Despite the fact that it appears to chronicle the final phase of the War Between the States, "Kingdom Coming" was written early in 1862 and released on April 23 of that same year, following a week-long promotional blitz by its Chicago publishers, Root & Cady. Given its premier performance by Christy's Minstrels, the song was an overnight sensation. It was as well received by blacks as it was by whites and was said to have been sung by black troops as they marched into Richmond during the final days of the conflict.

Oddly enough, as the war ground down to its conclusion, the song became popular in the South as well and remained so for some years after Lee's surrender at Appomattox.

"Linkum" is Lincoln rendered in the minstrel-stage black dialect used by Work and others writing for the genre. The mention of massa's being tanned enough to pass for contraband refers to the U.S. Army's wartime policy of treating any blacks who made it to the safety of Union lines as the property the South claimed they were and "confiscating" them as contraband.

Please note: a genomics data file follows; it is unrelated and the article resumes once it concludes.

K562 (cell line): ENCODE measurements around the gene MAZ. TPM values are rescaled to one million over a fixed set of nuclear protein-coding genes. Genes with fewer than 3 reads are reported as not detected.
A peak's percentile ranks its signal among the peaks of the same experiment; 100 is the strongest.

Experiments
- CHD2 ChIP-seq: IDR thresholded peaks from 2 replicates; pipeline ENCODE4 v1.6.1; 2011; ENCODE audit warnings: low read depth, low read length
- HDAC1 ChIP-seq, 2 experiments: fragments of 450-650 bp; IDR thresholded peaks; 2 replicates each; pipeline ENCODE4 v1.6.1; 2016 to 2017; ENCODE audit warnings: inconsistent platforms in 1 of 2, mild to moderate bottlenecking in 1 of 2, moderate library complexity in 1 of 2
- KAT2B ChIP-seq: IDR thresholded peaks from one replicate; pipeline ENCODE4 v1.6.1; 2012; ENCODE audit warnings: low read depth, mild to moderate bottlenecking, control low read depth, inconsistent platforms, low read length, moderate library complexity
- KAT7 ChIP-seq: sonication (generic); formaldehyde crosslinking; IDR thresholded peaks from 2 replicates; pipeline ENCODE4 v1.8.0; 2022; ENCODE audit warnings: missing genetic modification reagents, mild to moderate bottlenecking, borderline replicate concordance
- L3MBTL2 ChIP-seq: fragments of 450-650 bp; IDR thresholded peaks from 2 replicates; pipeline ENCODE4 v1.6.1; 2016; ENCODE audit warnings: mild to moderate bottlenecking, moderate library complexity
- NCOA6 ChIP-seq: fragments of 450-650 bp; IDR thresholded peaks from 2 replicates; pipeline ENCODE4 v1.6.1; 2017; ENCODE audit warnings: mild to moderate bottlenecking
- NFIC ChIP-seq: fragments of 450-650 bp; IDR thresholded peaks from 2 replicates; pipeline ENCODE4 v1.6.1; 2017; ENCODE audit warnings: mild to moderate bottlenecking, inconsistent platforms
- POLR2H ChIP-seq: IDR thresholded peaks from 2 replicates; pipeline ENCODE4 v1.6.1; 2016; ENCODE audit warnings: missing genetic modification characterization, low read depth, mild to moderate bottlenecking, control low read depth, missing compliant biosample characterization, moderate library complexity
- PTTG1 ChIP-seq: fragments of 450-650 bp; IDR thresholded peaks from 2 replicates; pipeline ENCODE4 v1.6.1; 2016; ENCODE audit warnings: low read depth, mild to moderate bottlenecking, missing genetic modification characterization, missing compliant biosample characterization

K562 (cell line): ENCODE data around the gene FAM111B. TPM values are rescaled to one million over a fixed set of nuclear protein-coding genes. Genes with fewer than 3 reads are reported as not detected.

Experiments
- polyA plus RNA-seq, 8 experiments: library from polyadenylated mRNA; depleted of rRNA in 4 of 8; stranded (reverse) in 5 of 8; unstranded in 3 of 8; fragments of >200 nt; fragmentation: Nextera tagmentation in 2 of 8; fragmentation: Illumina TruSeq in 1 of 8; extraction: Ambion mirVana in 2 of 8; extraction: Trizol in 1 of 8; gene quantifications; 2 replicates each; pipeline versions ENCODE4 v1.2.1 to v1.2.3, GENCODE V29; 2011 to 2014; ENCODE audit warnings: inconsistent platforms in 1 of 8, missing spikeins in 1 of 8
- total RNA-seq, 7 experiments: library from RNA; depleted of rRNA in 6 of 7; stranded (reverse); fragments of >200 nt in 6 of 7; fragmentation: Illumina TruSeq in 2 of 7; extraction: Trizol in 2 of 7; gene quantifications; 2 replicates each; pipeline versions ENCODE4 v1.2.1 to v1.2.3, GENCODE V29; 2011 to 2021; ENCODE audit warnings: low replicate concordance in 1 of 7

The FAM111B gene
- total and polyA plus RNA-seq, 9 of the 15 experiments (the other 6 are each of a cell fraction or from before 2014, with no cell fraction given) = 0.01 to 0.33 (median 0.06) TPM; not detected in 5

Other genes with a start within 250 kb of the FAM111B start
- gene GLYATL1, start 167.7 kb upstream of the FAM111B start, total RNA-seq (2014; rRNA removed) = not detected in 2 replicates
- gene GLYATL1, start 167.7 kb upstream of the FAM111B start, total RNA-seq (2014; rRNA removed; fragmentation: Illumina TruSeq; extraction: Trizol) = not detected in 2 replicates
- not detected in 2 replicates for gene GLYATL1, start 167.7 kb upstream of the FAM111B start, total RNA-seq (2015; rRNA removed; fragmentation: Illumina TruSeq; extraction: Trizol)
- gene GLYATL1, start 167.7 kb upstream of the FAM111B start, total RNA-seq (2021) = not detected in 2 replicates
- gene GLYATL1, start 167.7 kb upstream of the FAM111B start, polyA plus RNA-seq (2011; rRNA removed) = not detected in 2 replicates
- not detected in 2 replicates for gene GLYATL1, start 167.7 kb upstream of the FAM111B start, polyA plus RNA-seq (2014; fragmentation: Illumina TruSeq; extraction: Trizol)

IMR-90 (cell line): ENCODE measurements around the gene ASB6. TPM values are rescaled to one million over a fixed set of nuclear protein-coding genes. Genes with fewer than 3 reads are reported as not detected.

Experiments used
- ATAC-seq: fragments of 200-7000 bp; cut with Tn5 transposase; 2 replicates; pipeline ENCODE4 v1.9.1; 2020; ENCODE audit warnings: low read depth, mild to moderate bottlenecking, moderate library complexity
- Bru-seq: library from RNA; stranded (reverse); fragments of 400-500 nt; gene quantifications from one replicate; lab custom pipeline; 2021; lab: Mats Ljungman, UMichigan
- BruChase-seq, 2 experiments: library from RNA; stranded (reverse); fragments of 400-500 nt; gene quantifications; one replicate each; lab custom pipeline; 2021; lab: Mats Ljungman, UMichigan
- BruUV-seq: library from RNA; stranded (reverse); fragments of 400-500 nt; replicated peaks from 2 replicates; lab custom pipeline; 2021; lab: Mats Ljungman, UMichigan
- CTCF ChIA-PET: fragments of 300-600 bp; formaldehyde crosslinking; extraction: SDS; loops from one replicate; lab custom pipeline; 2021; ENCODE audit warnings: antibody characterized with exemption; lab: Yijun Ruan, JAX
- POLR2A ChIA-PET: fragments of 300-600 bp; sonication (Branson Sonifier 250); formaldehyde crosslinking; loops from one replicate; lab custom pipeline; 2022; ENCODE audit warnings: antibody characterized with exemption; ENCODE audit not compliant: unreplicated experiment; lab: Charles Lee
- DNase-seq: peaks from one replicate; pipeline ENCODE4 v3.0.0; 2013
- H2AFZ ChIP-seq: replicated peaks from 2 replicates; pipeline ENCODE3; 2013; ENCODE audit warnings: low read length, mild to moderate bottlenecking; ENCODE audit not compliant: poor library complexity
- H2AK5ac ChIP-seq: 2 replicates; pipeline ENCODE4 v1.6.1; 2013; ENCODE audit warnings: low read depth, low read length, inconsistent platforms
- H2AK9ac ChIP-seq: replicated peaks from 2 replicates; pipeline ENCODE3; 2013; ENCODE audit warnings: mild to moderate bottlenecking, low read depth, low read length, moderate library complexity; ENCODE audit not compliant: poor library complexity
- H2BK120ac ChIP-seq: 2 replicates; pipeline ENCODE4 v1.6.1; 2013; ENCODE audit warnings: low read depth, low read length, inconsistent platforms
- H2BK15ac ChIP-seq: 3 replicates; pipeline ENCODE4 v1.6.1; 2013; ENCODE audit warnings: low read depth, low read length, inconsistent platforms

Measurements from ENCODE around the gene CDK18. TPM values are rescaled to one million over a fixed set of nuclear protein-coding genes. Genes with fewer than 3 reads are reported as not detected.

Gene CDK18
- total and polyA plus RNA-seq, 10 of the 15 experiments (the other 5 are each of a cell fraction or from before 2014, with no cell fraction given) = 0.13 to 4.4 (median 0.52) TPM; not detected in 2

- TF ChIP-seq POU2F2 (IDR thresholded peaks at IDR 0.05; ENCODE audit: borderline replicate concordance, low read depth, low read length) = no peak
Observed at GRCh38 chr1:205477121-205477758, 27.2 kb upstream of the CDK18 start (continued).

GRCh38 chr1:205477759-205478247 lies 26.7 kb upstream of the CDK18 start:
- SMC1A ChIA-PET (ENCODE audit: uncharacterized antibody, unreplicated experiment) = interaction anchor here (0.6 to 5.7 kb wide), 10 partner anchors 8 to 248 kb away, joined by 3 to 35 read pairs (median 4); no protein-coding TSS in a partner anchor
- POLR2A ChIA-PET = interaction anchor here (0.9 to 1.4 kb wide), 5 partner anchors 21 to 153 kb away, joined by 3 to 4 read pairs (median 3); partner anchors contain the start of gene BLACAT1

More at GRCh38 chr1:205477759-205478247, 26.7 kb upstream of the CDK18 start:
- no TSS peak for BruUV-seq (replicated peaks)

This song is also known as "The Year of Jubilo," a Biblical reference to the longed-for day on which all people will be set free.

"Kingdom Coming"